Z-Nation. Netflix Series. Please don’t tell people I’m still watching this zombie series. It’s goofier and less self-important than The Walking Dead, a series that outlasted my ability to care about it. These likable characters actually have a mission to fulfill, which gives Z-Nation a momentum the better-known franchise has lacked for years.

The Expanse. Amazon Prime Series. I came to this series late, watching four seasons in less than a month. (The sixth and final season wrapped up in January 2022.) This is definitely the smartest science-fiction show in recent memory. Don’t miss the related podcast, which reveals tasty behind-the-scenes details. Highly recommended.

Don’t Look Up. Netflix Movie. Flannery O’Connor said you have to speak loudly to the almost deaf and draw large figures for the almost blind — and that’s what this wry cautionary tale attempts to do regarding climate change and vaccine denial. Good, but needs to be about 10% smarter than it is.

Klara and the Sun. Novel. A haunting tale about an artificial girl — the companion of a sickly child — whose attempts to understand human motivations and the mechanics of nature drive a surprisingly sweet narrative about faith and selflessness. Recommended.

Hummingbird Salamander. Novel. I fell in love with Jeff Vanermeer’s protagonist, a smart, physically intimidating woman whose interior life is more intriguing that the (sometimes fairly arbitrary) mystery she seeks to solve. The ending is an unforgivable and unsatisfying cheat.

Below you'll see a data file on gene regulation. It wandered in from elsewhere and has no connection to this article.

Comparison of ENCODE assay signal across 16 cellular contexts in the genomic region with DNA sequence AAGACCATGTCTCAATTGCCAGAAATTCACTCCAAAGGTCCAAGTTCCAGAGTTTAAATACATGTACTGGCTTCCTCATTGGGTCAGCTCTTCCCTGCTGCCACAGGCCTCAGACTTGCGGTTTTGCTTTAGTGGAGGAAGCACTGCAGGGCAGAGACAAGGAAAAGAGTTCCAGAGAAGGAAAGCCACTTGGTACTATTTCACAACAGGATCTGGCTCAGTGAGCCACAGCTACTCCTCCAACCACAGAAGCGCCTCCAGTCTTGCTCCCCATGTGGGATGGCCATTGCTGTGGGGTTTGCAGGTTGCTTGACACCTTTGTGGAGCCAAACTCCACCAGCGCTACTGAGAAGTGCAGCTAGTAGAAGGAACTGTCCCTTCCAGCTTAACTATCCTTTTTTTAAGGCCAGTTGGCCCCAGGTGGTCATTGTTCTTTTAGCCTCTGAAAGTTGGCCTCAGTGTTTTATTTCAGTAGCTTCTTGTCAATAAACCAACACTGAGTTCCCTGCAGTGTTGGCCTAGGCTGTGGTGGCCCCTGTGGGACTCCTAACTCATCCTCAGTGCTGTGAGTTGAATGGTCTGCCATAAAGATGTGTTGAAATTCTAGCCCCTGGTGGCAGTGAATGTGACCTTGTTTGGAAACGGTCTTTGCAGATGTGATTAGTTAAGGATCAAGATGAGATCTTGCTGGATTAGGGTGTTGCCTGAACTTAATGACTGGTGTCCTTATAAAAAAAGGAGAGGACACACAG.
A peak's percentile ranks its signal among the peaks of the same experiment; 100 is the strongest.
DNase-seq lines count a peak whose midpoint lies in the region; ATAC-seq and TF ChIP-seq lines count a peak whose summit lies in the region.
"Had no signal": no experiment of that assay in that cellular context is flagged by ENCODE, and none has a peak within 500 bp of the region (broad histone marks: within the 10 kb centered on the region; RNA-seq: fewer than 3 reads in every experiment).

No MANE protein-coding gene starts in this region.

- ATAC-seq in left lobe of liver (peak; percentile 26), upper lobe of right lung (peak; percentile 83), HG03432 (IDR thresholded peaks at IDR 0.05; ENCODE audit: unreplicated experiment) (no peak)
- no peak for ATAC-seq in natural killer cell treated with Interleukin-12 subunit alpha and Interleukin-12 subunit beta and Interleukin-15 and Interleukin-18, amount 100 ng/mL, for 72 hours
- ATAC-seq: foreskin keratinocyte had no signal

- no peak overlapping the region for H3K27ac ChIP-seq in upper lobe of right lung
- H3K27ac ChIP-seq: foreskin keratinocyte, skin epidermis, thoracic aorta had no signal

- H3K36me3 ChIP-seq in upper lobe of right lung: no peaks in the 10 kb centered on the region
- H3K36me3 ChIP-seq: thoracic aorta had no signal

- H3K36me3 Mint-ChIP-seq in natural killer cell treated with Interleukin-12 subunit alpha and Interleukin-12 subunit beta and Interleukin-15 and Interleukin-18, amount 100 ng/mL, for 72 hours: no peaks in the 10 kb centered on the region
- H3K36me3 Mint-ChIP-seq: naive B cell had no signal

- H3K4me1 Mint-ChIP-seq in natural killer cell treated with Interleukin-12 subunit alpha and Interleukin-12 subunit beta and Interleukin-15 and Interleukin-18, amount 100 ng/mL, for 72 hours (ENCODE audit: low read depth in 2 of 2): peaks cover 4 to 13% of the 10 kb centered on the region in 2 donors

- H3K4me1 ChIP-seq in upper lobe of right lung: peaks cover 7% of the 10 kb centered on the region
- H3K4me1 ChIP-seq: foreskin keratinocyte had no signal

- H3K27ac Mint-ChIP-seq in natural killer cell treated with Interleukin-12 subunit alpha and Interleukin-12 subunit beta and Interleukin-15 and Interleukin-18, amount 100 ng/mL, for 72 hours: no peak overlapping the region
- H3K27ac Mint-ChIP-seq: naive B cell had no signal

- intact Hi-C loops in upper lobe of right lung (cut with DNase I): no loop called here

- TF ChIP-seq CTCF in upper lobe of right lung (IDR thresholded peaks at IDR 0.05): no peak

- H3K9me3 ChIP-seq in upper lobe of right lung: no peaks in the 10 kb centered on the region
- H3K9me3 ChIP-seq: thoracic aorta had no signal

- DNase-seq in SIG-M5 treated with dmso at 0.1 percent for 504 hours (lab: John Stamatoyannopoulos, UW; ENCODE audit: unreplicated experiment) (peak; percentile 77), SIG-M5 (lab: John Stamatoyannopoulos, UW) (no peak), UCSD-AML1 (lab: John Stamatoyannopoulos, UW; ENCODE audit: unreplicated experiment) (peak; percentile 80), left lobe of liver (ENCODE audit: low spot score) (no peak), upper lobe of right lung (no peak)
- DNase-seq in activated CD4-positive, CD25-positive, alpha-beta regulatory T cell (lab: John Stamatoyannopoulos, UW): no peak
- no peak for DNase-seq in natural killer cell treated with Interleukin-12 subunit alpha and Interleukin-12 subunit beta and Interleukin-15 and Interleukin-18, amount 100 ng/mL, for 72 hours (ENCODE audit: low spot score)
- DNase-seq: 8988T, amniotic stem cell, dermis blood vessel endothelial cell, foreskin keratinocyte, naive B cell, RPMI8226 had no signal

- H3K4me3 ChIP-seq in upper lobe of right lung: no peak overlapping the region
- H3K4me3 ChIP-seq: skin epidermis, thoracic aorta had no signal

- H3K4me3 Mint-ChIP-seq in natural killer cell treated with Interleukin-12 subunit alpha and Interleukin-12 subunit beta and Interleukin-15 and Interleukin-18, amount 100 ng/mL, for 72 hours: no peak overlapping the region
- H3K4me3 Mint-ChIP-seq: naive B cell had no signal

You. Netflix Series. We’ve completed two of three available seasons. The most compelling idea — getting inside the head of a charming, psychopathic obsessive stalker — has already started getting a little threadbare by the end of the second season … but Season One is a non-stop thrill ride.

Australian Survivor. Paramount Plus Series (several seasons). Compared to its American cousin, the Australian version of Survivor is rougher, tougher, and more satisfying. Expansive episodes allow for in-depth personal profiles of each player and more time for scheming — so we care more.

Write Useful Books. Non-Fiction. This books illuminates the process of writing and marketing (or not) self-published books, pairing common sense advice with insights from an author who’s been there and done that. Recommended. See my detailed book notes.

Lost in Space. Netflix Series. After an initially promising first season, season two unravels a bit, and the final season goes limp. Likable characters, generally, but, in the end, not enough of Parker Posey’s Dr. Smith to keep things going.

Midnight Mass. Netflix Series. A meditation on the meaning of life, a debate about the existence of God, and a prose poem on the nature of faith … wrapped up as a compelling monster movie? I’m in. Highly recommended.